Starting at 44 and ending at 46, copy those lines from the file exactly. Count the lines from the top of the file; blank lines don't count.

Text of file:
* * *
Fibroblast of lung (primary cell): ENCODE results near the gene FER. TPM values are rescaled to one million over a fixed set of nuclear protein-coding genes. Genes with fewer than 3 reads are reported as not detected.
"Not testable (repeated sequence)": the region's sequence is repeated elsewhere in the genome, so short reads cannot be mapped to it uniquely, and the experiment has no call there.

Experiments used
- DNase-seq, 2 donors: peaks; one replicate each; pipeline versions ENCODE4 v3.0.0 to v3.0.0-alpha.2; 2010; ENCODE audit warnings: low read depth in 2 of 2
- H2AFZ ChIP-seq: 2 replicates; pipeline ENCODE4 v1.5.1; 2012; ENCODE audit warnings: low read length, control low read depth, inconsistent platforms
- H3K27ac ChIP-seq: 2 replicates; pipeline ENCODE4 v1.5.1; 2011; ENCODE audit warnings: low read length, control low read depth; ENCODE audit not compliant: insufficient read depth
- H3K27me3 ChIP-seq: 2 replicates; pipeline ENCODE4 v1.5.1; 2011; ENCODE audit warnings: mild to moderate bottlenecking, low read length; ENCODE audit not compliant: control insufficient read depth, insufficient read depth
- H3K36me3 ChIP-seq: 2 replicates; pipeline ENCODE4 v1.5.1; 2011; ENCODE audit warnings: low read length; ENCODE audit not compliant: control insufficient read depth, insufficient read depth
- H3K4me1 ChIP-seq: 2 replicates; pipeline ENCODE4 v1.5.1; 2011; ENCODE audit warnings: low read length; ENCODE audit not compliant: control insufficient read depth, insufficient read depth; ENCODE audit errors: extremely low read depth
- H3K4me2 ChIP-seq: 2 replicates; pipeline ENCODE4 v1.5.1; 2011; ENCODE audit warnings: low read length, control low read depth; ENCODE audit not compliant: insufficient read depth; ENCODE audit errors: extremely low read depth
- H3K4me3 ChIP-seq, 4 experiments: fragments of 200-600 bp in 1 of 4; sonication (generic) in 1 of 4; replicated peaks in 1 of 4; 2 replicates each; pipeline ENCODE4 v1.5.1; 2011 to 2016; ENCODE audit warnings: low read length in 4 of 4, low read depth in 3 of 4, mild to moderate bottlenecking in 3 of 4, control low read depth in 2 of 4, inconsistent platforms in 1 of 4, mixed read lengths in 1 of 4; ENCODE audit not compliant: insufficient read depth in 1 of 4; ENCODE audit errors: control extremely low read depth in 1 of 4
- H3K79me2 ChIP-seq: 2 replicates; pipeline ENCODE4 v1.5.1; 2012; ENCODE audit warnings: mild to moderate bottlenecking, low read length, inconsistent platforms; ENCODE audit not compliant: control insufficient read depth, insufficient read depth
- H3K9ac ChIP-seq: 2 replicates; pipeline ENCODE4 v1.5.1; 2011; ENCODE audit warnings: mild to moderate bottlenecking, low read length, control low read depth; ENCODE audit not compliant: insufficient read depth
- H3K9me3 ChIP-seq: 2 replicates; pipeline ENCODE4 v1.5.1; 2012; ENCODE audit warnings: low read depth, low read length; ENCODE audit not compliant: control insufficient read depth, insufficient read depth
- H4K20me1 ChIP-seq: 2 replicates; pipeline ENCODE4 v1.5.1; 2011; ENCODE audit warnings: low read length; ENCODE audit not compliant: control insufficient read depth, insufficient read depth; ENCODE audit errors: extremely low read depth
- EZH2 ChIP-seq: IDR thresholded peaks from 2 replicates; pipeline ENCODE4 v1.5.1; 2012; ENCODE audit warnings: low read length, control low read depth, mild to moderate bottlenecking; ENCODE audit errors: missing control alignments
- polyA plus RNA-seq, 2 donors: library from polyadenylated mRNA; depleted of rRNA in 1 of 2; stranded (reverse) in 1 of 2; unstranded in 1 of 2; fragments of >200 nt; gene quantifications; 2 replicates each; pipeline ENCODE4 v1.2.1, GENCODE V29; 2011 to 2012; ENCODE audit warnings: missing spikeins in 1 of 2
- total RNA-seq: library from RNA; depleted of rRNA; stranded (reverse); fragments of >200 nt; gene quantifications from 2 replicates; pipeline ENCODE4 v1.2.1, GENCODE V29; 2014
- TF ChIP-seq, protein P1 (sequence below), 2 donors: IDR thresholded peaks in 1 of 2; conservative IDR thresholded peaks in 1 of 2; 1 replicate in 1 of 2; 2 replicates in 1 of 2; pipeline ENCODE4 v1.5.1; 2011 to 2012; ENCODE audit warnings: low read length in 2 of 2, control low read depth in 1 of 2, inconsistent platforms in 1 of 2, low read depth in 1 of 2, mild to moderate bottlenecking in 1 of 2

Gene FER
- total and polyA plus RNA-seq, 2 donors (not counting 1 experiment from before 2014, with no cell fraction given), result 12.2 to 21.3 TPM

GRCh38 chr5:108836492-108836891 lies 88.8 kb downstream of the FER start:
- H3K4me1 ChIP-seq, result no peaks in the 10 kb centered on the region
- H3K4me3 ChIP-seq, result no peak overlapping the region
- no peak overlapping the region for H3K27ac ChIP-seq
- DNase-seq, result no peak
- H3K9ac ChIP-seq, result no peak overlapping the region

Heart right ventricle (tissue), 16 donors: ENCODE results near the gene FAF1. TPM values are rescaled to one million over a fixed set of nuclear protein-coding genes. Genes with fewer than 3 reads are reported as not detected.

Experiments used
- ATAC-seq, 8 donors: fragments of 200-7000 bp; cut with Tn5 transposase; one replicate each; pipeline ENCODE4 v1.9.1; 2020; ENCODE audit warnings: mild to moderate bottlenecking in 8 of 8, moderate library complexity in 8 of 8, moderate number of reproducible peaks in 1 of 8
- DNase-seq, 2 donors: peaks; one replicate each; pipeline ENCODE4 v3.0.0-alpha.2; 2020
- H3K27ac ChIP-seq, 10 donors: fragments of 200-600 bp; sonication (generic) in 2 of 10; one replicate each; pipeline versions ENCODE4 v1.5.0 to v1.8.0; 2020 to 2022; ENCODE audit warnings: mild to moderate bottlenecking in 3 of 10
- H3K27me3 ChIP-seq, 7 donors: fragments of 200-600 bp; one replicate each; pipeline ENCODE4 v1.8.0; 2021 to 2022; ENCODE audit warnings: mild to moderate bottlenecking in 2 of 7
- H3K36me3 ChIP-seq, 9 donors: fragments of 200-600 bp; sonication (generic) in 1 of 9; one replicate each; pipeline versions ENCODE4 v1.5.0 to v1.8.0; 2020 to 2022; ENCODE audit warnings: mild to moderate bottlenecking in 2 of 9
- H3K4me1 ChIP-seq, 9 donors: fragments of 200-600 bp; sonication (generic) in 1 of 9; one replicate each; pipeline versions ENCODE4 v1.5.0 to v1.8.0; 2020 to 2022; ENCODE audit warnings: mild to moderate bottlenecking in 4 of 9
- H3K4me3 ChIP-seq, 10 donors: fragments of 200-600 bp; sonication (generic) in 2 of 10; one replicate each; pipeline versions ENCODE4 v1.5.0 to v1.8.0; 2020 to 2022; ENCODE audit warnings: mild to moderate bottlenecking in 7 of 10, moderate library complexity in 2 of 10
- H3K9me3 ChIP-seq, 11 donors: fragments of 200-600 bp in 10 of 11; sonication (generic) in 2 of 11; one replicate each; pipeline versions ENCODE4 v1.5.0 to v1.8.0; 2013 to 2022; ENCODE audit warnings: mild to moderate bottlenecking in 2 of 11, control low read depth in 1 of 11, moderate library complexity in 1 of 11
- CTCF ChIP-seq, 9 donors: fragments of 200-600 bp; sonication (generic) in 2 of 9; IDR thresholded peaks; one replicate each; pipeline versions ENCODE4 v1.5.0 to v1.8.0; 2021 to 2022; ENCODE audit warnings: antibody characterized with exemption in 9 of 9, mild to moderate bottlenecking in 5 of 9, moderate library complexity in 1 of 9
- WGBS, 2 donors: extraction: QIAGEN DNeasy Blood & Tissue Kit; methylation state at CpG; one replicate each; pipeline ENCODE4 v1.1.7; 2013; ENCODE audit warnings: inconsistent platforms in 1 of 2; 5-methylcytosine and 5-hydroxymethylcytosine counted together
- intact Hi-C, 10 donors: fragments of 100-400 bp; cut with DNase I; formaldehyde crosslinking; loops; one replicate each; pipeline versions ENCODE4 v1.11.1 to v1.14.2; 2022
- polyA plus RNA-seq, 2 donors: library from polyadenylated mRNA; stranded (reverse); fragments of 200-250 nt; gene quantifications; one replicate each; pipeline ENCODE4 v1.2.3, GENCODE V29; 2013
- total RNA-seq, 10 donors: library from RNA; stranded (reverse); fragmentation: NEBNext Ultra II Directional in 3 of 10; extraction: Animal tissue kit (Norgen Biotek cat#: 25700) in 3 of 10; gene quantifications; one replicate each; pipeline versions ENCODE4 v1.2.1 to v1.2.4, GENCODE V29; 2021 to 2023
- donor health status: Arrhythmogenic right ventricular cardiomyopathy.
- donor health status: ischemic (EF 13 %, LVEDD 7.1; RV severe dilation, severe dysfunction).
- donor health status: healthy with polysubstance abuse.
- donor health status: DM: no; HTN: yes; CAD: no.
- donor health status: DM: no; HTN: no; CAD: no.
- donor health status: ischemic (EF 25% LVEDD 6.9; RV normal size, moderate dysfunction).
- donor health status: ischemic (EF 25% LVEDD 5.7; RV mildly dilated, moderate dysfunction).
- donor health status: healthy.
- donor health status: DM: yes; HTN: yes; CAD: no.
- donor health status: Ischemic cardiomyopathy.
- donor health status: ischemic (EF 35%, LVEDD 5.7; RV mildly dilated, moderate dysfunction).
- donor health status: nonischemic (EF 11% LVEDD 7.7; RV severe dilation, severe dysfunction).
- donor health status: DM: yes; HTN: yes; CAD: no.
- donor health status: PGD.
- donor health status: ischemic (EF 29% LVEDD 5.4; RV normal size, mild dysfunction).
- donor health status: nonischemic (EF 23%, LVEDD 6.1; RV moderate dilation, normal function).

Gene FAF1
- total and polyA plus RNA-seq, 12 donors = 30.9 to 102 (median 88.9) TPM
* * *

- donor health status: ischemic (EF 13 %, LVEDD 7.1; RV severe dilation, severe dysfunction).
- donor health status: healthy with polysubstance abuse.
- donor health status: DM: no; HTN: yes; CAD: no.